Questions for "America's Nuclear Bomb Gets a Makeover"
- Some of the people interviewed in the video, including General James Cartwright, Major General Garrett Harencak, Brad Boswell and Donald Cook, make the argument that the B-61 bomb needs to be updated. What are at least four of their reasons?
- Critics of the modernization program, including Jay Coghlan and Hans Kristensen, object to the way the program is being administered, its likely effects on military strategy, and even its definition. What are four of their arguments against it?
- What do you think are the most important factors in assessing whether to spend money upgrading a nuclear weapon? Which of the men interviewed in the video did you find the most persuasive and why? What more would you want to learn to better understand the problem?
The collapse of the former Soviet Union some 25 years ago marked the end the Cold War and a halt to the nuclear arms race that characterized it. Terms like Mutually Assured Destruction, nuclear winter, and fallout shelter now may seem part of the distant past to those old enough to have lived through their popular use and totally unknown to today's high school and even college students. But nuclear weapons are not gone. A vast stockpile is still in the US arsenal, and its components have become outdated and perhaps unreliable.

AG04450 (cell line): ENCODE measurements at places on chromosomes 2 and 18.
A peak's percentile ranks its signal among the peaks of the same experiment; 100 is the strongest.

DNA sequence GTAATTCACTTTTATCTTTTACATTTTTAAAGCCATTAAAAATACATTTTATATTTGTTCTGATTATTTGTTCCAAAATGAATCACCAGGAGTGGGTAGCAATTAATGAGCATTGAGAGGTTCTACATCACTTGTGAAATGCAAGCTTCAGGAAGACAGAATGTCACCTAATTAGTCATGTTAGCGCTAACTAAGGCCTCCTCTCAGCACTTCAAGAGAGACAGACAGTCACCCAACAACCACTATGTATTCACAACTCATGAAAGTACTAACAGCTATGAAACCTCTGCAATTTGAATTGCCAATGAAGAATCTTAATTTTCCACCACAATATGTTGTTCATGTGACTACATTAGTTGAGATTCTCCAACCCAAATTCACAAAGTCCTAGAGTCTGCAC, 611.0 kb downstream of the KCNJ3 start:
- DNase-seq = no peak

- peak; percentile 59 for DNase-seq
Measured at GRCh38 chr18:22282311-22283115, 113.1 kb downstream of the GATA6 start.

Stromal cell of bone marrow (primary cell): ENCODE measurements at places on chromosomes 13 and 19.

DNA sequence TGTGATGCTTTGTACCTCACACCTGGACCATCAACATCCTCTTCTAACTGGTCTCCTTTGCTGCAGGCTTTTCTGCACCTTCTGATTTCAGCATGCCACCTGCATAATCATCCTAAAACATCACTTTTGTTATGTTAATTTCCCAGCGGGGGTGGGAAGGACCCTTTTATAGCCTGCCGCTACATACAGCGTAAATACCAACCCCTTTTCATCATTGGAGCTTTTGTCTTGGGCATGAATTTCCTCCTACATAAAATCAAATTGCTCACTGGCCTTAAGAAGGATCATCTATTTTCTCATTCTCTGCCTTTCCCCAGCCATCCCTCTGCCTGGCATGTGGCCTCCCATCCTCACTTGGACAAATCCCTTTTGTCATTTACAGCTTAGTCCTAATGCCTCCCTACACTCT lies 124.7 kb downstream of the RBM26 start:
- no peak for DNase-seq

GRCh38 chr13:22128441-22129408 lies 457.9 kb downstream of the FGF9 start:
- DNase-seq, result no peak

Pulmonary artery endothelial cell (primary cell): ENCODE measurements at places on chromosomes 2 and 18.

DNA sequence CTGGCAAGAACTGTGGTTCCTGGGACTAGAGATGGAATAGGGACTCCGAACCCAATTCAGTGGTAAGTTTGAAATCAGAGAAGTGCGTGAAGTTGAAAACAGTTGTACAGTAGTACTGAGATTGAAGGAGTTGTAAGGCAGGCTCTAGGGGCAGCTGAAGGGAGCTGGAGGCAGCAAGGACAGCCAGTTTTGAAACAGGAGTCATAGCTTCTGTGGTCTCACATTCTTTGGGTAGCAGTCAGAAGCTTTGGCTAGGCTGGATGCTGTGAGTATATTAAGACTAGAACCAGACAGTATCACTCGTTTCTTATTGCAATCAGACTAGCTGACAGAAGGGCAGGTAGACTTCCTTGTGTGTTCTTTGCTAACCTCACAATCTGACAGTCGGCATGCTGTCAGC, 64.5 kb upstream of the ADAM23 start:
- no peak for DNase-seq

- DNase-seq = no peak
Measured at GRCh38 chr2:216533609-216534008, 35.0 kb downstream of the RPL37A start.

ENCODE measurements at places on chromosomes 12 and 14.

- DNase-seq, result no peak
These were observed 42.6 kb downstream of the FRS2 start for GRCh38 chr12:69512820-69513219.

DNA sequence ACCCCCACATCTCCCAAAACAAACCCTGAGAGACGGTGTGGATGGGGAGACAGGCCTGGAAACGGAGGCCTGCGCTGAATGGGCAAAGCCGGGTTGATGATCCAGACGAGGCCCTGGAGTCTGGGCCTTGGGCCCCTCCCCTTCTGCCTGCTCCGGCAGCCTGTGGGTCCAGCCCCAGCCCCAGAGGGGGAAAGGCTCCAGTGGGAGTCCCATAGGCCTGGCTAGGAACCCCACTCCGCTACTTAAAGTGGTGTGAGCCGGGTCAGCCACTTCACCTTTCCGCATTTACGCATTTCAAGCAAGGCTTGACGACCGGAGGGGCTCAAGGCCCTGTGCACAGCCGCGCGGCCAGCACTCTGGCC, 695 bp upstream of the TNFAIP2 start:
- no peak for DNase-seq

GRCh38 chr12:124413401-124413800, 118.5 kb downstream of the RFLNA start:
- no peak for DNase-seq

Despite a public pledge not to build new nuclear weapons, the Obama administration has committed billions to modernizing some of these aging bombs, increasing their reliability and accuracy and extending their usable lifespan.
In a multi-part series looking at efforts currently underway to update the US nuclear arsenal (Resource 2), Pulitzer Center journalists Jamie McIntyre and Dan Sagalyn have reported on an issue with deep implications for the US national security and its economy, but no easy answers and too little public awareness.
Watch the video (Resource 1) and answer the three accompanying questions.
In this lesson, students will watch a 9-minute video and answer questions that will demonstrate their comprehension of its presentation of the complex problem of nuclear weapons, a story that has largely faded from public discussion but is still critically relevant.